Here’s What Obama and Castro Will Discuss During Their Meeting in Cuba
by Reuters MARCH 21, 2016, 10:50 AM EDT
The two leaders have deep differences to address.
U.S. President Barack Obama turns from sightseeing to state business on
his historic Cuba trip on Monday, pressing President Raul Castro for
economic and democratic reforms while hearing complaints about continued
U.S. economic sanctions.
Obama and Castro will have their fourth meeting, likely their most
substantial, at the Palace of the Revolution, where Castro and his
predecessor, older brother Fidel Castro, have led Cuba’s resistance to
U.S. pressure going back decades.
A U.S. presidential visit to the inner sanctum of Cuban power would have
been unthinkable before Obama and Raul Castro’s rapprochement 15 months
ago, when they agreed to end a Cold War-era dispute that lasted five
decades and continued even after the collapse of the Soviet Union.
The two leaders have deep differences to discuss as they attempt to
rebuild the bilateral relationship.
Obama is under pressure from critics at home to push Castro’s Communist
government to allow dissent from political opponents and further open
its Soviet-style command economy.
His aides have said Obama will encourage more economic reforms and
greater access to the Internet for Cubans. His administration hopes such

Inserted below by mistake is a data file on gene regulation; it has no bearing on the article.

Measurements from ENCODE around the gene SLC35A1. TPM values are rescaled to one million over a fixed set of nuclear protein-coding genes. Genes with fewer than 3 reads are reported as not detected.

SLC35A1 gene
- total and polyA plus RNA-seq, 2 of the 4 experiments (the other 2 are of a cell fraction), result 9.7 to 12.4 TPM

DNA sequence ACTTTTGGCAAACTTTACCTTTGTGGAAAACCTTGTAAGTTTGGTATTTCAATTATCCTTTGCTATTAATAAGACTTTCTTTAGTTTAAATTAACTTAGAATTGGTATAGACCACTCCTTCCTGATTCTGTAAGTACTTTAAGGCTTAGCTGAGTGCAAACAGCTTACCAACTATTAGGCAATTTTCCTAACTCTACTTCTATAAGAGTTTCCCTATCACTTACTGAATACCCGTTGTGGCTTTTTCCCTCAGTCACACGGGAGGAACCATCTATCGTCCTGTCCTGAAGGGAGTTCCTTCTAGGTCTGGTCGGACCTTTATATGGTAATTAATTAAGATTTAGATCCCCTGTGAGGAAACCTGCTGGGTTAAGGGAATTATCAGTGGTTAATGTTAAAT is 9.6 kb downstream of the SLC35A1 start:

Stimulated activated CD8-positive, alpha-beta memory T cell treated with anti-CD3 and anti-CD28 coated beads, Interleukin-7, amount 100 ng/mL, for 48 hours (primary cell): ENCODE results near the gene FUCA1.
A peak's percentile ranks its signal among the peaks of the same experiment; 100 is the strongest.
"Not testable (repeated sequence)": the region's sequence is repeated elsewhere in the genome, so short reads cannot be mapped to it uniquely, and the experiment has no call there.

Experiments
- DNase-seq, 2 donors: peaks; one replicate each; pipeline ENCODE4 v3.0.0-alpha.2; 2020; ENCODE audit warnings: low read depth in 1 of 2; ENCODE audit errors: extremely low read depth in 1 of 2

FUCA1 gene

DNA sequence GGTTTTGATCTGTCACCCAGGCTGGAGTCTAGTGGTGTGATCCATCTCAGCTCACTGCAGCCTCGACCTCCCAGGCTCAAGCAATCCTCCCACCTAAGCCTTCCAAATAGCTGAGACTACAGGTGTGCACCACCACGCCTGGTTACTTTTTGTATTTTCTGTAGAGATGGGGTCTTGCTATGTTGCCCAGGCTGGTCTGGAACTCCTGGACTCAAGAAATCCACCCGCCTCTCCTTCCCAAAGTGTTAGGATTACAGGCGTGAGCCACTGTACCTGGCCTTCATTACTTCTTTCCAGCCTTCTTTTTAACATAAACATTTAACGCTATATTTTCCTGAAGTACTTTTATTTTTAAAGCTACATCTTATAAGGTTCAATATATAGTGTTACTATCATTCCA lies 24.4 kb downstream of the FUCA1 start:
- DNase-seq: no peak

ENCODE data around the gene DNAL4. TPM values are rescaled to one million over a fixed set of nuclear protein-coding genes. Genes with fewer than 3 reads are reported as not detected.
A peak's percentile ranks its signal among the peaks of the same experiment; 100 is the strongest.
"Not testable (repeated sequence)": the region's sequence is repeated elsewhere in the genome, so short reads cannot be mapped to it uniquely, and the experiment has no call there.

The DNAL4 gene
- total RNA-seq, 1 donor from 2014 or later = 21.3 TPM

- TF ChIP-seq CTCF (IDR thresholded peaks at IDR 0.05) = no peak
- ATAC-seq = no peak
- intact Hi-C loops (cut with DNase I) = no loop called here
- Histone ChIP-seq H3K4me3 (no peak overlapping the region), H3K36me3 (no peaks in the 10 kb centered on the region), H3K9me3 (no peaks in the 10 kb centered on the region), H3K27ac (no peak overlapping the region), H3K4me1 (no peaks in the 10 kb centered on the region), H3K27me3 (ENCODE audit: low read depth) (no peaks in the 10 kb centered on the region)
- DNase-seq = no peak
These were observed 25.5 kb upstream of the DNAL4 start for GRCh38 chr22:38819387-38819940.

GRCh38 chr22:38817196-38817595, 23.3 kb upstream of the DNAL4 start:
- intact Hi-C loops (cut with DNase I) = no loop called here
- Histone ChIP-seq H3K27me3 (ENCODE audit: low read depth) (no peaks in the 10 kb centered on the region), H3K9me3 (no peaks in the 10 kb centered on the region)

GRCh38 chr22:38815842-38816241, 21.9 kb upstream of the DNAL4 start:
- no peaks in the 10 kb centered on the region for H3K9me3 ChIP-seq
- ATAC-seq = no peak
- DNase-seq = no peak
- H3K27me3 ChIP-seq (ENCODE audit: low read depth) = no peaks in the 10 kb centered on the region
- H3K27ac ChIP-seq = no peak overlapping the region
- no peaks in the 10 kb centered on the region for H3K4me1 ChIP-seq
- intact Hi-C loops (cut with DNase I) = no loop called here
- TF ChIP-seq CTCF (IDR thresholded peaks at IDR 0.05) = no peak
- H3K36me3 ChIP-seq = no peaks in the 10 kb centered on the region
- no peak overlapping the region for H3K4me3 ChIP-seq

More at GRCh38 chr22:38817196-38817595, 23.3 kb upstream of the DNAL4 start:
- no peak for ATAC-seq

changes might come at a Communist Party congress next month but doubts
any political opening will be forthcoming.
Still, Obama has promised to talk about freedom of speech and assembly
in Cuba. “I will raise these issues directly with President Castro,” he
told the Cuban dissident group the Ladies in White in a March 10 letter.
Castro has said Cuba will not waver from its 57-year-old revolution and
government officials say the United States needs to end its economic
embargo and return the Guantanamo Bay naval base to Cuba before the two
nations can enjoy normal relations.
Cuban police backed by hundreds of shouting pro-government demonstrators
broke up a Ladies in White march on Sunday, detaining dozens of people
just hours before Obama landed.
Obama has urged Congress to rescind the 54-year-old embargo but has been
rejected by the Republican leadership. He now has both Democratic and
Republican elected officials with him on his Cuba trip and hopes
Congress may act after the Nov. 8 presidential election.
One Cuban yelled “Down with the embargo!” during Obama’s tour of Old
Havana, and the president responded by raising his right hand.
Thwarted by Congress on the embargo, Obama has instead used his
executive authority to loosen restrictions on trade and travel with the
Cuba has praised those measures but Castro will likely use the meeting
on Monday to press Obama to go further.
“We think the U.S. government can take more steps to send clear and
direct signals in this direction,” Foreign Trade Minister Rodrigo
Malmierca told reporters on Sunday.
Obama and Castro met for half an hour during a regional summit in Panama
last April and they also had brief encounters at Nelson Mandela’s
funeral in 2013 and at the U.N. General Assembly last September.
Traveling with his family, Obama was greeted by cheering crowds on the
road from the airport and while on a walking tour of Old Havana on Sunday.
Besides meeting Castro, he also plans to visit a state-owned micro
brewery and attend a state dinner on Monday.
On Tuesday, he will deliver a speech on live Cuban television and attend
an exhibition game between Major League Baseball’s Tampa Bay Rays and
Cuba’s national team.
Source: Obama Meets With Castro to Address Issues During Cuban Visit –
Fortune – fortune.com/2016/03/21/obama-castro-meeting-cuba-visit/